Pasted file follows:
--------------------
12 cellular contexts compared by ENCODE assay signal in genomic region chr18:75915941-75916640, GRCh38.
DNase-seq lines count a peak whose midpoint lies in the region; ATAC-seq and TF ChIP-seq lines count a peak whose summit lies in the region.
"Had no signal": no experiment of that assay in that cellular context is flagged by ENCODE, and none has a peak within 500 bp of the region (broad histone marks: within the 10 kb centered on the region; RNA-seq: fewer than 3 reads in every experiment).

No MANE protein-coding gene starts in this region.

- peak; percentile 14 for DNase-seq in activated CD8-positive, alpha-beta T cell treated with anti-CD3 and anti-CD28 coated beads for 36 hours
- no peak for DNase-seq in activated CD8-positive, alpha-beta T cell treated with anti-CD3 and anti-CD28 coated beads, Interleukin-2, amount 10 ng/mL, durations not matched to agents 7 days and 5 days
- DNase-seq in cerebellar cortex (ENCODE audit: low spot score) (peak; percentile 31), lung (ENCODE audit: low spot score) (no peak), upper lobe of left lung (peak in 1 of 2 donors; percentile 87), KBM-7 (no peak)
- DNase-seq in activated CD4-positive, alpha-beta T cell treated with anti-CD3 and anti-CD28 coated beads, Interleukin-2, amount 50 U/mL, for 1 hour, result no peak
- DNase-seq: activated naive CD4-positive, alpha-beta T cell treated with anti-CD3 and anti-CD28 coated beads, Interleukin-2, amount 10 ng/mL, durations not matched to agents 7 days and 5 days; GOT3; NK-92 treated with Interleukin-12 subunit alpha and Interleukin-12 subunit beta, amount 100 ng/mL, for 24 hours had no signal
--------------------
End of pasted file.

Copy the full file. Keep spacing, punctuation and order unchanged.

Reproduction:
12 cellular contexts compared by ENCODE assay signal in genomic region chr18:75915941-75916640, GRCh38.
DNase-seq lines count a peak whose midpoint lies in the region; ATAC-seq and TF ChIP-seq lines count a peak whose summit lies in the region.
"Had no signal": no experiment of that assay in that cellular context is flagged by ENCODE, and none has a peak within 500 bp of the region (broad histone marks: within the 10 kb centered on the region; RNA-seq: fewer than 3 reads in every experiment).

No MANE protein-coding gene starts in this region.

- peak; percentile 14 for DNase-seq in activated CD8-positive, alpha-beta T cell treated with anti-CD3 and anti-CD28 coated beads for 36 hours
- no peak for DNase-seq in activated CD8-positive, alpha-beta T cell treated with anti-CD3 and anti-CD28 coated beads, Interleukin-2, amount 10 ng/mL, durations not matched to agents 7 days and 5 days
- DNase-seq in cerebellar cortex (ENCODE audit: low spot score) (peak; percentile 31), lung (ENCODE audit: low spot score) (no peak), upper lobe of left lung (peak in 1 of 2 donors; percentile 87), KBM-7 (no peak)
- DNase-seq in activated CD4-positive, alpha-beta T cell treated with anti-CD3 and anti-CD28 coated beads, Interleukin-2, amount 50 U/mL, for 1 hour, result no peak
- DNase-seq: activated naive CD4-positive, alpha-beta T cell treated with anti-CD3 and anti-CD28 coated beads, Interleukin-2, amount 10 ng/mL, durations not matched to agents 7 days and 5 days; GOT3; NK-92 treated with Interleukin-12 subunit alpha and Interleukin-12 subunit beta, amount 100 ng/mL, for 24 hours had no signal